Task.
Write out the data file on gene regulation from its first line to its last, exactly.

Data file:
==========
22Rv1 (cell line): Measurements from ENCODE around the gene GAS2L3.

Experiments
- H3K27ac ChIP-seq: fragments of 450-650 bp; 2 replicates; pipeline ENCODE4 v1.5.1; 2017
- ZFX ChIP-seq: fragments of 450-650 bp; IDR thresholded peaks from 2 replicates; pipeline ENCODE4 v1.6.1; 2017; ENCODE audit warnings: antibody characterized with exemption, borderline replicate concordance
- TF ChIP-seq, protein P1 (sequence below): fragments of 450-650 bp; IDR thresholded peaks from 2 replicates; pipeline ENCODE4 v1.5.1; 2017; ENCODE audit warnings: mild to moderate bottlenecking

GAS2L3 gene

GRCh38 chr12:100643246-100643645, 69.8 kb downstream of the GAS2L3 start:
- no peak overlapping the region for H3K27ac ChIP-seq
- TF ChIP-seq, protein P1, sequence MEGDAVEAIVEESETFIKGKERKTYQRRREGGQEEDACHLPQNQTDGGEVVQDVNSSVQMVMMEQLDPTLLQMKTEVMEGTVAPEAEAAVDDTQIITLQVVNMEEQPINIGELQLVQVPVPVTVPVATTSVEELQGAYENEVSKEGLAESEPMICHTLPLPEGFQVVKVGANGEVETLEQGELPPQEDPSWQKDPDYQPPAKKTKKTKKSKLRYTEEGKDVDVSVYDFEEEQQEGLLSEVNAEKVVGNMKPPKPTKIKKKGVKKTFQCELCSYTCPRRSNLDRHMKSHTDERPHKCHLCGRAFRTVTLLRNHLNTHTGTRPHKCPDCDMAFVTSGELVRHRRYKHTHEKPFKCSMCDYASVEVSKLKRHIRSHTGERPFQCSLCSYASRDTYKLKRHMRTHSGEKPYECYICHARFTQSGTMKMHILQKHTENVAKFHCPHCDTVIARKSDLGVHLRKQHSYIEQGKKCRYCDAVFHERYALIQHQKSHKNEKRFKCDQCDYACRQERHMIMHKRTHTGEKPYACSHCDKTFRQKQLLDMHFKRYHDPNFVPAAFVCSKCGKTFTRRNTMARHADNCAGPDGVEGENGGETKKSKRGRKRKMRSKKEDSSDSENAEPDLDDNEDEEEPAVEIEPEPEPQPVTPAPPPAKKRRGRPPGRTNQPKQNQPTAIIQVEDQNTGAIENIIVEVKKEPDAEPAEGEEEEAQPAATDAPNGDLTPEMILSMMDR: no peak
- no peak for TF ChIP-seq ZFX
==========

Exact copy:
22Rv1 (cell line): Measurements from ENCODE around the gene GAS2L3.

Experiments
- H3K27ac ChIP-seq: fragments of 450-650 bp; 2 replicates; pipeline ENCODE4 v1.5.1; 2017
- ZFX ChIP-seq: fragments of 450-650 bp; IDR thresholded peaks from 2 replicates; pipeline ENCODE4 v1.6.1; 2017; ENCODE audit warnings: antibody characterized with exemption, borderline replicate concordance
- TF ChIP-seq, protein P1 (sequence below): fragments of 450-650 bp; IDR thresholded peaks from 2 replicates; pipeline ENCODE4 v1.5.1; 2017; ENCODE audit warnings: mild to moderate bottlenecking

GAS2L3 gene

GRCh38 chr12:100643246-100643645, 69.8 kb downstream of the GAS2L3 start:
- no peak overlapping the region for H3K27ac ChIP-seq
- TF ChIP-seq, protein P1, sequence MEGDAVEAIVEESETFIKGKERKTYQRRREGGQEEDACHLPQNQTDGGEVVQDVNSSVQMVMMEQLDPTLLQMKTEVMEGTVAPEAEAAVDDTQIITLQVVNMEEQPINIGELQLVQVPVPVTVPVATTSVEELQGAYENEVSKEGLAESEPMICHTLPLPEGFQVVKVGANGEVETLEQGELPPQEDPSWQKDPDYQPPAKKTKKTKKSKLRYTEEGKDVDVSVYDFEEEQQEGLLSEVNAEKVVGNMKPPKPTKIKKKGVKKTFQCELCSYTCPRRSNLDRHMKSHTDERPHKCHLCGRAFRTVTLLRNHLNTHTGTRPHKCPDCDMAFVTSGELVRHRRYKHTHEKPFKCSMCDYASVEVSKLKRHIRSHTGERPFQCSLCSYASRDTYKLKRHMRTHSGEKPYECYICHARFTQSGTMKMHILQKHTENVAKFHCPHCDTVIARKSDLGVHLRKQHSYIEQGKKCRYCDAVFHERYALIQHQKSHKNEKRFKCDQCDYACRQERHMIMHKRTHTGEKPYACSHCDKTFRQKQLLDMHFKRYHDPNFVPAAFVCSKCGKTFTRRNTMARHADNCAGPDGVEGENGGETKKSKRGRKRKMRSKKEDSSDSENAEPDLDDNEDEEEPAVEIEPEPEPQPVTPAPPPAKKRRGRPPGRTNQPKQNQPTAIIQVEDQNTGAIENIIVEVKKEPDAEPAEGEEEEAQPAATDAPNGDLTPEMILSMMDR: no peak
- no peak for TF ChIP-seq ZFX